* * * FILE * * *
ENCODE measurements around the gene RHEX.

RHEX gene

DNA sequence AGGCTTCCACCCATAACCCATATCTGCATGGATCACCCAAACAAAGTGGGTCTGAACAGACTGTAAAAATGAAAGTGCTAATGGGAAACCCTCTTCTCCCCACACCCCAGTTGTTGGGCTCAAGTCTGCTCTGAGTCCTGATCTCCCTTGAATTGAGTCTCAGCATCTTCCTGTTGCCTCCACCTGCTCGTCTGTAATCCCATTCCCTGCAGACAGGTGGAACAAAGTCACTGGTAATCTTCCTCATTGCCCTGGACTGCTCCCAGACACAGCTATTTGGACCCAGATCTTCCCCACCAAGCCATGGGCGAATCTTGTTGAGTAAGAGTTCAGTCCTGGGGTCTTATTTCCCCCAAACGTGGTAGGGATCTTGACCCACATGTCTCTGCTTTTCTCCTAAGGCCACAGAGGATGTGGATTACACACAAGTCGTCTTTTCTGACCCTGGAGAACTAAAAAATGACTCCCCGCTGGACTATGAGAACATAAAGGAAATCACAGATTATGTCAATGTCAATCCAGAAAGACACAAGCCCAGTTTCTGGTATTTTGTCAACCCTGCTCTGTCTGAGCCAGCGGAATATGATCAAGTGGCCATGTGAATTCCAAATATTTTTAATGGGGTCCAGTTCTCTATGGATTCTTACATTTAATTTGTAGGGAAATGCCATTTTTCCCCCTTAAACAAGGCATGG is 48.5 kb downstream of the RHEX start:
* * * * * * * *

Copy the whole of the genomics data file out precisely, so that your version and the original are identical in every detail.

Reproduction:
ENCODE measurements around the gene RHEX.

RHEX gene

DNA sequence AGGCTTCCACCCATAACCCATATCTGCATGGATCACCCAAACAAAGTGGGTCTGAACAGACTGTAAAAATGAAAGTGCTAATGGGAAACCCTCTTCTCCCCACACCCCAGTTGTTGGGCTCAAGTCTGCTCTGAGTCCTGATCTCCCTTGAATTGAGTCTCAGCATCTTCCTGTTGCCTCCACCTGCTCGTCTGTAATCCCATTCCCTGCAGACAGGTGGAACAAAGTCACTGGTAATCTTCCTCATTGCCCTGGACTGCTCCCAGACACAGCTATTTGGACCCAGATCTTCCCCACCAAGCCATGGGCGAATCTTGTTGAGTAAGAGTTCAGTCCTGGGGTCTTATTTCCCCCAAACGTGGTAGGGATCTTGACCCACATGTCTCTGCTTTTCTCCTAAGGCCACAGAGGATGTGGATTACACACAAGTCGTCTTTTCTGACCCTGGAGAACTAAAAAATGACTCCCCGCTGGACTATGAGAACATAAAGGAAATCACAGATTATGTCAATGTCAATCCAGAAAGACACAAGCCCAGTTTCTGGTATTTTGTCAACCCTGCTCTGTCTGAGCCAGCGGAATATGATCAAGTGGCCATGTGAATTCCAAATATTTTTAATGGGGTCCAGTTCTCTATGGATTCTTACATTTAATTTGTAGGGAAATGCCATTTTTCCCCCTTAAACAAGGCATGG is 48.5 kb downstream of the RHEX start: